The Free State of Winston
By Gary Wright
You cannot embrace what you are not free to reject.
…J. Graham Disque
The recent debut of the movie ‘Free State of Jones’ details the actions of a few Southerners in Jones County, Mississippi who refused to side with the Southerner secessionists and who actively fought on the side of the Union during the American Civil War. That story is certainly one of heroism, passion and loyalty to a cause. It is not, however, the only instance of Southerners who remained loyal to themselves, even when that position aligned them with the Union cause. There are records of pockets of resistance to the secession throughout the South. Because of their resistance, they found themselves occupied, put down and deprived. This story of Winston County is but one more record of loyalty to the Union.
Winston County, Alabama is situated in the northwestern part of the state. Its rolling hills and hardwood forests brings to mind the Ozark Mountains. Its hard-scrapple hills and rocky soil generate admiration for the people who first settled here after the Revolutionary War, for it takes great courage and dedication to eke out a living in such primitive conditions. It was probably these conditions that gave its residents such a strong will and independent spirit. During the American Civil War, the county gained notoriety for its opposition to secession, which was so strong that the county was often referred to as ‘the Republic of Winston’ or ‘the Free State of Winston.’ The county today plays on its reputation as the ‘Republic of Winston’ to attract tourists, and the county’s opposition to the Confederacy is briefly mentioned in the novel, To Kill a Mockingbird, by Harper Lee.
In 1860 the racial makeup of the county was over 97% White, with less than 1% Black. At the time, Winston had only 14 slave holders, with 122 slaves—less than five percent were slave owners. It appears that neither slave-owning nor even race was an issue; rather a far deeper principal was at stake which caused them to pursue their destiny. That principal was freedom to choose.
When Abraham Lincoln was elected as President of these United States, the South began to secede from the Union. When the election of delegates in Alabama was held for the secession convention, Christopher Sheats was the Jefferson-Jackson Democratic candidate from Winston County, who told the people that if he were elected he would “vote against secession, first, last and all of the time.” He was elected by a large majority and kept faith with his people. Mr. Sheats, with 22 other delegates, refused to sign the secession resolutions. The Looney’s Tavern meeting was held on July 4, 1861, at which more than 2,500 people from Winston County were present.
In an act of sheer genius ‘The Looney Resolution’ declared that, “We agree that no state can legally get out of the union; but if we are mistaken in this, and, if a state can lawfully and legally secede or withdraw, being only a part of the Union, then a county, any county, being a part of the state, by the same process of reasoning, could cease to be a part of the state which does secede.” Further the resolution stated, “We think that our neighbors in the South made a mistake when they attempted to secede and set up a new government. However, we do not desire to see our neighbors in the South mistreated, and, therefore, we are not going to take up arms against them; but on the other hand, we are not going to shoot at the flag of our fathers. Therefore, we ask that the Confederacy on the one hand, and the Union on the other, leave us alone, unmolested, that we may work out our political and financial destiny here in the hills and mountains of northwest Alabama.”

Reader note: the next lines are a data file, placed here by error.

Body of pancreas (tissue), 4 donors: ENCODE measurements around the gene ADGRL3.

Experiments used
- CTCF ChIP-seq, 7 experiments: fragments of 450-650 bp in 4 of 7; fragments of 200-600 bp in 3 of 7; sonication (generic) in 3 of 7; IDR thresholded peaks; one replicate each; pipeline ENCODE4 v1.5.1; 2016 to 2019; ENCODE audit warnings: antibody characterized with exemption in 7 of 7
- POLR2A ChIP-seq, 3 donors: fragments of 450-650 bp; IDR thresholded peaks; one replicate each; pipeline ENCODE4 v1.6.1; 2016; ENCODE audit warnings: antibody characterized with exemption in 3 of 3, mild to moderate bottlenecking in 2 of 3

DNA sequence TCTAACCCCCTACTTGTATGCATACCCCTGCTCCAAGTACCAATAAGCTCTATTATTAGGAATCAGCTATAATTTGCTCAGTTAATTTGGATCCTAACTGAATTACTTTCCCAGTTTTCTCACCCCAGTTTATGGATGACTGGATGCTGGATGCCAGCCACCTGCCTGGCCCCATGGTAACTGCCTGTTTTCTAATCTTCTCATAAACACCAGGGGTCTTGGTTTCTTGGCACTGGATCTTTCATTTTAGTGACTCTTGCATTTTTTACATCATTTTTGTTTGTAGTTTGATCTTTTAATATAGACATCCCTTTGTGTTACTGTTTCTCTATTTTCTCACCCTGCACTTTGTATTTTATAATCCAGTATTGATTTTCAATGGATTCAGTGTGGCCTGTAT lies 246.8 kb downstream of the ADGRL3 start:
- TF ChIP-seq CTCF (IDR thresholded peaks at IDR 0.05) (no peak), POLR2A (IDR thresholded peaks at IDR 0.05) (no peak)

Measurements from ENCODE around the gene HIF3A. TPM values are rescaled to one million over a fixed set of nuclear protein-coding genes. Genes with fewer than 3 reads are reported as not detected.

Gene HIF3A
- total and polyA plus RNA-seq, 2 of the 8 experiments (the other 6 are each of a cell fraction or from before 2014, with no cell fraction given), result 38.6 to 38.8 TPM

The hill people of northwest Alabama gained a reputation as traitors, and Winston County became a sanctuary for the Southern ‘Yankees’ and Northern sympathizers who wanted only to be left alone. But what they got was four years of misery, raids, murder and condemnation from both the North and the South. The “Free State of Winston” never actually became a sovereign nation and, at war’s end, became a county again in the State of Alabama. However, its citizens still take pride in knowing that they took a strong stand in a time of turmoil and danger.
Today, the citizens of Winston County still work the same hard scrabble land which they inherited from their fathers, along with the grit in their gristle and the steel in their nerves. Pride in their forefathers is still demonstrated in that land which was once nearly, ‘the Free State of Winston.’
Monument in front of the Winston County courthouse in Double Springs called ‘Dual Destiny’. The last paragraph of the plaque reads:
“This Civil War soldier, one-half Union and one-half Confederate, symbolizes the war within a war and honors the Winstonians in both armies. Their shiny new swords in 1861 were by 1865 as broken as the spirits of the men who bore them, and their uniforms of blue and gray, once fresh and clean, were now as worn and patched as the bodies and souls they contained. Johnny Reb and Billy Yank, disillusioned by the realities of war, shared dual destinies as pragmatic Americans in a reunited nation.”
Alabama State image is licensed under CC By 4.0 — linked to commons.wikimedia.org
Union and Confederate Flags image is licensed under CC By 4.0 — linked to commons.wikimedia.org
Winston County Courthouse Image is licensed under CC By 4.0 — linked to www.deepfriedkudzu.com